Mole crickets are a type of cricket that get their name from their habit of burrowing into the earth like moles. They live on lawns in the Southeastern United States and throughout Canada and damage grass by burrowing tunnels in the soil and eating the grass. This results in brown patches in the grass. They also attract predators like raccoons that damage the grass as well.
Mole crickets are roughly 3-5 centimeters long with wings and large front legs that they use to dig in soil. Most though not all species are able to fly for short distances. Mole crickets lay their eggs in the tunnels they make underneath the soil. They are nocturnal and are omnivores meaning that they eat worms and larvae as well as grass. In cold weather, mole crickets hibernate and they are generally at their most destructive from August through October.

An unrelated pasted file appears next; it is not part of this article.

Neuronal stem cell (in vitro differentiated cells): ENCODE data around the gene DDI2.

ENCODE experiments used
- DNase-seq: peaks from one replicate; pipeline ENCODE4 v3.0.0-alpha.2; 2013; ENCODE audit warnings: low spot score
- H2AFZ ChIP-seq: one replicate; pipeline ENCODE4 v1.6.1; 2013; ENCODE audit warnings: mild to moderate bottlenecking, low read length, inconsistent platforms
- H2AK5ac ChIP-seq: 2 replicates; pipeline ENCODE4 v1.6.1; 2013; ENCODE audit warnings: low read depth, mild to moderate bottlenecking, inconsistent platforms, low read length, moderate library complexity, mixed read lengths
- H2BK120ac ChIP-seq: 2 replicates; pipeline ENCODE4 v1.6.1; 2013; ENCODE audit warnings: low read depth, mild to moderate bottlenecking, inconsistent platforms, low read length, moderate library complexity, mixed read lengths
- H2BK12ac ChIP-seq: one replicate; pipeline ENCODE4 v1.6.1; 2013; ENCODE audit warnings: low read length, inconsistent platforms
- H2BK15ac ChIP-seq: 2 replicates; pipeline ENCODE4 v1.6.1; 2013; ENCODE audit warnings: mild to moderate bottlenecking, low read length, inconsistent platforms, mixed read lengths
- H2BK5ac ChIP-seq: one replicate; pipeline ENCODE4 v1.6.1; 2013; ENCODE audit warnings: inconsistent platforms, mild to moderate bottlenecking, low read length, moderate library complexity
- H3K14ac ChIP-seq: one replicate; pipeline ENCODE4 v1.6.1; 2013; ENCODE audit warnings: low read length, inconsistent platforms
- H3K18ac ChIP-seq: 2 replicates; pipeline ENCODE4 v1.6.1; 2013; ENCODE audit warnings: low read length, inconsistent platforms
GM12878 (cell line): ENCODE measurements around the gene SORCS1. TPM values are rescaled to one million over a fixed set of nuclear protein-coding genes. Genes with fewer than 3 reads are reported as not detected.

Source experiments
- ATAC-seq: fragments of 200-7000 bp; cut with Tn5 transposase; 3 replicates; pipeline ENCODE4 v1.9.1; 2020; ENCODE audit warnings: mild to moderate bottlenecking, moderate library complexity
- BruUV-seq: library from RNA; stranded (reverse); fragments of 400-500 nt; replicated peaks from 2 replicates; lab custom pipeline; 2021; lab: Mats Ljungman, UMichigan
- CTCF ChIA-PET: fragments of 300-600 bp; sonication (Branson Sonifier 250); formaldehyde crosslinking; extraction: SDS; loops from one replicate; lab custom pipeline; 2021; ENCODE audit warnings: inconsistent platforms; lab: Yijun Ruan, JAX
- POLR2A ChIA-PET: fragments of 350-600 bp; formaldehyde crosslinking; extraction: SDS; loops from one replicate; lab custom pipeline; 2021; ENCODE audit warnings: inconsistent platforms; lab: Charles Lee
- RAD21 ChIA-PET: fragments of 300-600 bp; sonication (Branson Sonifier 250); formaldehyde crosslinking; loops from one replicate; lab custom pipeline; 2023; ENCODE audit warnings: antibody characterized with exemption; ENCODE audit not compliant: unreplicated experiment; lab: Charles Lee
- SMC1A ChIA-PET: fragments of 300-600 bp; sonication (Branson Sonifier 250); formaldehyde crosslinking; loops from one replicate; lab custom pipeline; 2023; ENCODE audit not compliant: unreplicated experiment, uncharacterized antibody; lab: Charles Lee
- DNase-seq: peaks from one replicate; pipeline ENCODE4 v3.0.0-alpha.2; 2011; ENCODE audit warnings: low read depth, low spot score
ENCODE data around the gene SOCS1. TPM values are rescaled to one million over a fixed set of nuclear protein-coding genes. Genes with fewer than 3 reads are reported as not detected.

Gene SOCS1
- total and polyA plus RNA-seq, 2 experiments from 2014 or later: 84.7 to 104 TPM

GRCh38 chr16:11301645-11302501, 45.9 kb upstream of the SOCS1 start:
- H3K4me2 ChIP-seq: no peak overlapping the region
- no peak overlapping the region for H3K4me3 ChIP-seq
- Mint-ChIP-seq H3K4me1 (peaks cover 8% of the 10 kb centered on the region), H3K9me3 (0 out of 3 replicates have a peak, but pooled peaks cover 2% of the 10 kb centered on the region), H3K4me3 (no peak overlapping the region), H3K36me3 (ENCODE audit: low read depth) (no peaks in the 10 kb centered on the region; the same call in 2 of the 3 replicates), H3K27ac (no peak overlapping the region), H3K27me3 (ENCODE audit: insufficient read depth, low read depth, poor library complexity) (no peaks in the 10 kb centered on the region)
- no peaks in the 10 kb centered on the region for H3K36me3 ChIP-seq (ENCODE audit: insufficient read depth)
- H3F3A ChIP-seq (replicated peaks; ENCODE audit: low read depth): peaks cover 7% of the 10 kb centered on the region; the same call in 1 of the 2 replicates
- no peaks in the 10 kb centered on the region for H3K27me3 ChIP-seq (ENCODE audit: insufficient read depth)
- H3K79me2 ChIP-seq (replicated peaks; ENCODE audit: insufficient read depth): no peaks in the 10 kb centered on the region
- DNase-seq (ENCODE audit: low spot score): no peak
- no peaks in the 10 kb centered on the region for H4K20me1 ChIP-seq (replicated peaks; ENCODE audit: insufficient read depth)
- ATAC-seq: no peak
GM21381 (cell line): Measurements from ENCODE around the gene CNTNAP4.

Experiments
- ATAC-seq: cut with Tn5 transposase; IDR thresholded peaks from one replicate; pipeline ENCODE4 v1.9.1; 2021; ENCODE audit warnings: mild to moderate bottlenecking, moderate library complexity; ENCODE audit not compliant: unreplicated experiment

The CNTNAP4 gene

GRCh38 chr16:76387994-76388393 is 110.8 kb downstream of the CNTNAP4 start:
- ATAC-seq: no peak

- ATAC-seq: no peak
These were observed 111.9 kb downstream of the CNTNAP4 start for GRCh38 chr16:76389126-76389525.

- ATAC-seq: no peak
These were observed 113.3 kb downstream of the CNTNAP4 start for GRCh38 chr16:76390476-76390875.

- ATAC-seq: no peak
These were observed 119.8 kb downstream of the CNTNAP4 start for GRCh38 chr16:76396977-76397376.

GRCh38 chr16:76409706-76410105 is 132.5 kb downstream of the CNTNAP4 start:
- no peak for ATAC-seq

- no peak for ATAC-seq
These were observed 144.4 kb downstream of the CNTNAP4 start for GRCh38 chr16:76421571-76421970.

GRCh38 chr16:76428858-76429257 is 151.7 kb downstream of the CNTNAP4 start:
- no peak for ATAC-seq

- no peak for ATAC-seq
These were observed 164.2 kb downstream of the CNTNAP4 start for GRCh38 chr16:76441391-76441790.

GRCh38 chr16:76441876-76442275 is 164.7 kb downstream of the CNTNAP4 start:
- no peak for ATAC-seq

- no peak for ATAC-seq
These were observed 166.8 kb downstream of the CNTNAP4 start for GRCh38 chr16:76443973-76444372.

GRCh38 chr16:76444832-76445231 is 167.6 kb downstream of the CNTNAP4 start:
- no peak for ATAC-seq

Several kinds of crickets are found in Arizona. Although they pose no immediate health risks (they do not bite or carry disease) they have been known to eat through everything from wallpaper glue to wool to silk.